• Simon Lawrence
    I think Chris Hyndman makes a good point by putting the reverse stress management perspective on this. I've no doubt at all that some people want to stay in touch with what's going on at work. Having demands put on you is intrusive but keeping abreast of things is, for some people, better than wondering or getting nasty surprises later on. In my case, being self-employed and having a consulting service and a software service, I welcome hearing enquiries, issues and opportunities any time. The sooner the better. LESS stress, not more.

    So stress is largely a perception thing. And it's not necessarily caused by too much pressure. It can be feeling "not in control", unable to be part of things, even being left out and not having enough of a role to play.

    As others have already stated, the key here is maybe not so much whether the phone is used outside work hours, but whether there is an expectation, judgement or consequences for non-participation. Exceptions are OK when urgent issues or information is being sought and no one else can do it. We all love being the hero...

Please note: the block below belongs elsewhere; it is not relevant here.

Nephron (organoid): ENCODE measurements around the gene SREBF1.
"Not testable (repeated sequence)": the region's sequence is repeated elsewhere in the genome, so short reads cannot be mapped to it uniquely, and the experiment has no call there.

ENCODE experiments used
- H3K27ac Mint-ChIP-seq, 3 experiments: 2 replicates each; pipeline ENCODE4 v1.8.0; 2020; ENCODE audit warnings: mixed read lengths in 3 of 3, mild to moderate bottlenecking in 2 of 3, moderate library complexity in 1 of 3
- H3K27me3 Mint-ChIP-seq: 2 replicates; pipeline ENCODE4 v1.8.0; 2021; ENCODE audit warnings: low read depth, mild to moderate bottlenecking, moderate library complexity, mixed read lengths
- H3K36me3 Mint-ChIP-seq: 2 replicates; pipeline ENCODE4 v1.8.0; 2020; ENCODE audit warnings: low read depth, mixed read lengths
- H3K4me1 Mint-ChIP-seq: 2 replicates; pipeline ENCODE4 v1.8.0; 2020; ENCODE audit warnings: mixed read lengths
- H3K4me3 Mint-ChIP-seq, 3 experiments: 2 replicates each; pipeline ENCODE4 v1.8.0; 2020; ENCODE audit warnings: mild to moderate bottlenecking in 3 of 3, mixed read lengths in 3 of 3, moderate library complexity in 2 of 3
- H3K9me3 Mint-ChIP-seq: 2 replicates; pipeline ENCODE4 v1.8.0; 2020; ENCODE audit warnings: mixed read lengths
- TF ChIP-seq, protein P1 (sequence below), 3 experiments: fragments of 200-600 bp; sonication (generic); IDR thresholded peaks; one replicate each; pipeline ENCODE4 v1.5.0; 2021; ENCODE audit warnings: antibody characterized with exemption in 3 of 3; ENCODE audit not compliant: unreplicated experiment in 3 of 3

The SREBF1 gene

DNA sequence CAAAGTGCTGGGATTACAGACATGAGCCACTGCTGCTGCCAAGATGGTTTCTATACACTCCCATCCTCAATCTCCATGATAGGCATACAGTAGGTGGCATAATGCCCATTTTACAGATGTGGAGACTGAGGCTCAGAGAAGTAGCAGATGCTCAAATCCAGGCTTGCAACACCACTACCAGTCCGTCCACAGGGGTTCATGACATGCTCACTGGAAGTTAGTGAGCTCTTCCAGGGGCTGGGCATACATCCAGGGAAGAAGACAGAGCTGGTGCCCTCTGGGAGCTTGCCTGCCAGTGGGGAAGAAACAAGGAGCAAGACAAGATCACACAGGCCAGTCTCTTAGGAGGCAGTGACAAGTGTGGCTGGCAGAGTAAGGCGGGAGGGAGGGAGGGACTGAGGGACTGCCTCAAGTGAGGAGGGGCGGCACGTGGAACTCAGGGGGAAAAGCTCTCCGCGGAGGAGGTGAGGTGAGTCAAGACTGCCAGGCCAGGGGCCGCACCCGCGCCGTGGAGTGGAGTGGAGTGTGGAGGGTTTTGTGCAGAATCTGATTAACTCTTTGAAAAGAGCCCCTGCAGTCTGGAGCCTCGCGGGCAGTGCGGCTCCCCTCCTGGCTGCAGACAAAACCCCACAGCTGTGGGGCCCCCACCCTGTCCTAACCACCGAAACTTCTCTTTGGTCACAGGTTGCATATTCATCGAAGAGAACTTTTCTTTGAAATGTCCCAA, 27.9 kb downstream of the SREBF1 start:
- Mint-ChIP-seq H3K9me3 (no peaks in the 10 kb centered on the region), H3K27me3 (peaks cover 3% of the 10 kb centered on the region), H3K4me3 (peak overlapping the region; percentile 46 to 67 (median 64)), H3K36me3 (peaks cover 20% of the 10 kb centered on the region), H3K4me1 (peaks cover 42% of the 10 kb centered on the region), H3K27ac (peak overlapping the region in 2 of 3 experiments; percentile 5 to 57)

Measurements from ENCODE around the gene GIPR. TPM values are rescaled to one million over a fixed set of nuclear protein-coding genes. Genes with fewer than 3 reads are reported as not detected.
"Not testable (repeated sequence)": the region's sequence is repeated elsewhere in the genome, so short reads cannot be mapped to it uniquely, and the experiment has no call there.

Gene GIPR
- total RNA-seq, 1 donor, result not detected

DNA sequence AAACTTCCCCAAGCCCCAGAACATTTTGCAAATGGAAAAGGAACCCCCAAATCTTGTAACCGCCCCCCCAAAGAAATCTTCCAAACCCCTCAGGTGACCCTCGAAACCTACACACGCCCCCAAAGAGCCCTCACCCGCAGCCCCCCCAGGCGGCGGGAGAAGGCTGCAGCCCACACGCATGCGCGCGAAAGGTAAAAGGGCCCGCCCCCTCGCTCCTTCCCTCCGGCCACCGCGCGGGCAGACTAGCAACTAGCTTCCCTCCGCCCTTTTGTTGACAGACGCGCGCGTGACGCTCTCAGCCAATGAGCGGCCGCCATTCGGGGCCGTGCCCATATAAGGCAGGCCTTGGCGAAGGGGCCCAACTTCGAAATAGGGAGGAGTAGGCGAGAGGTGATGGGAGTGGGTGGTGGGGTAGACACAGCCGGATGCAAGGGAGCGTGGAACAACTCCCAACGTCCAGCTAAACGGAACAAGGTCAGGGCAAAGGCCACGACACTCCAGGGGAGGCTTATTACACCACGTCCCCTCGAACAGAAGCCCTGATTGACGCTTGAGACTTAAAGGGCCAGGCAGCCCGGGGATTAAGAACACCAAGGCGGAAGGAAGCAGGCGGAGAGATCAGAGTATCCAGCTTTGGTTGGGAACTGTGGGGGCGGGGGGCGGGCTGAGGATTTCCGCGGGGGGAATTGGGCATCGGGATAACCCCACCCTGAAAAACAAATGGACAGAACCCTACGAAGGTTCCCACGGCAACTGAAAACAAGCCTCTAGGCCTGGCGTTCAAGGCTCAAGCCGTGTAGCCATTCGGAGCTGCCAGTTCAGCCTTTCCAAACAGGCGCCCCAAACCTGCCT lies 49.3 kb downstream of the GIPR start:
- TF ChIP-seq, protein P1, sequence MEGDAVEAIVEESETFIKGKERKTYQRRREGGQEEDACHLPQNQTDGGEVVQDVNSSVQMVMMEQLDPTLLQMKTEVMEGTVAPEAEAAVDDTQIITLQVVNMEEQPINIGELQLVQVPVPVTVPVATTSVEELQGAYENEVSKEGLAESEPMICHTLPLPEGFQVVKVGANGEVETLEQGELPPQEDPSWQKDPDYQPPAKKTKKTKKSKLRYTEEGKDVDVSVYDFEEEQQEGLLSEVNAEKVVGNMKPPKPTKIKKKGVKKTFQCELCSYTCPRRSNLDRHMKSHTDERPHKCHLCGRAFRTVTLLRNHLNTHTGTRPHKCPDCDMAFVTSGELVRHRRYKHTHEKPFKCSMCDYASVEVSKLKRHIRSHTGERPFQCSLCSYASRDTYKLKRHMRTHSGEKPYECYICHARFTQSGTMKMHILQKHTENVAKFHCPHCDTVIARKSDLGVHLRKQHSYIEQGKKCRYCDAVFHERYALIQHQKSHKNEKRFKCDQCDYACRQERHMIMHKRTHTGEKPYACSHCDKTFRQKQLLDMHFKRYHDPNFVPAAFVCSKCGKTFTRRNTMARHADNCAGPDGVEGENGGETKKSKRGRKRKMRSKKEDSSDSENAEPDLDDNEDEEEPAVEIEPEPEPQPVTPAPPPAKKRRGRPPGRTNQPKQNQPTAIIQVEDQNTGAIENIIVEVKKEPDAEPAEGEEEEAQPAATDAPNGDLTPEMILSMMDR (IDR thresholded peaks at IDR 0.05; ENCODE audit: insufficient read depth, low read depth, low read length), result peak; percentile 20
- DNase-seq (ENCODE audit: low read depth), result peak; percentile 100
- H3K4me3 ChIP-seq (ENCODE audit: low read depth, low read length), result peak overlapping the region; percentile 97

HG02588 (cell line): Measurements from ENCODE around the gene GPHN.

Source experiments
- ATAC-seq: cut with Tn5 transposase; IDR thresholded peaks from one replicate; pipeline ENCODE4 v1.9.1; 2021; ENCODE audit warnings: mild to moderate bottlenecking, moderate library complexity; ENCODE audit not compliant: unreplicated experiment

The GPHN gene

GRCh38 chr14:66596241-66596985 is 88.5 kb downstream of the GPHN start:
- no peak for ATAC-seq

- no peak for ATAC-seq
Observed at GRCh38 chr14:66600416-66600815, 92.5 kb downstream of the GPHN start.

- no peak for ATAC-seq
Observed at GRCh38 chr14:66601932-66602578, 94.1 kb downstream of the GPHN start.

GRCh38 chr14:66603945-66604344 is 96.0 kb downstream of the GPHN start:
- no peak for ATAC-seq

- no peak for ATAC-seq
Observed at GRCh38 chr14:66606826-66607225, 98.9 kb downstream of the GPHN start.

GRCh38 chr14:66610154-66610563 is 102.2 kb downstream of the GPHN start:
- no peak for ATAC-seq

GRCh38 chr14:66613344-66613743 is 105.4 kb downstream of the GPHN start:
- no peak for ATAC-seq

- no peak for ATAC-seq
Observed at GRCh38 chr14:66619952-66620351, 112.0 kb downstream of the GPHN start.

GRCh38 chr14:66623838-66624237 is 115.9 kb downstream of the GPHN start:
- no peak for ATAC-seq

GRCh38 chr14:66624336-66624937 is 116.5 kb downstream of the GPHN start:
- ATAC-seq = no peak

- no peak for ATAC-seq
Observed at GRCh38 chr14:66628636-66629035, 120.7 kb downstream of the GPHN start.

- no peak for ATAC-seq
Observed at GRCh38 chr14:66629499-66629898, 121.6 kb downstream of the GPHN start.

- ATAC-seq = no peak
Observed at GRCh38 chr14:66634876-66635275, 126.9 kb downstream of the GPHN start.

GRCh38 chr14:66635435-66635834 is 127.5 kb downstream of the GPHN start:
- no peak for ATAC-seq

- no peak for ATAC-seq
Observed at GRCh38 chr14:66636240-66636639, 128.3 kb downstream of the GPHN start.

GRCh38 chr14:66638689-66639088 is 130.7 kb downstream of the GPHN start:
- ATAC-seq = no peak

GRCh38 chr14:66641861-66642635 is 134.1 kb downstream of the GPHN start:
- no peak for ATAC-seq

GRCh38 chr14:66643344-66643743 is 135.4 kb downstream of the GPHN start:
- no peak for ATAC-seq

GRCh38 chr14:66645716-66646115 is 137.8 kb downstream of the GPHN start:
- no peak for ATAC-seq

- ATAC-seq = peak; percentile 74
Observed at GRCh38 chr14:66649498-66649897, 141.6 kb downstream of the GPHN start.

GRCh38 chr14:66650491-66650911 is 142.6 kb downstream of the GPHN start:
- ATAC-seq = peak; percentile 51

I agree with Peter Bateman - any manager who routinely contacts people outside hours with expectations is showing poor management skills. If I call a third party after hours who, for example, does my software development, I do what most decent people do - apologise for the intrusion and ask politely for consent to talk about work.

    Any worker, employee or third party deserves an acknowledgement that even listening to you is granting an exceptional favour that they can decline with absolutely no reason given if they so choose.
  • Sheri Greenwell
    As with so many issues, there isn't a single 'one size fits all answer'. It seems sensible that individuals should be discussing expectations and boundaries with their respective managers. If companies expect more from an individual than they think is reasonable, they have the option to discuss and negotiate, and if they can't agree, perhaps it's time to look elsewhere. If people feel they have no choice but to submit to demands imposed on them from further up the hierarchy, they would be better off to walk. Why allow unreasonable intrusion into your personal life then continue to be miserable and blame someone else?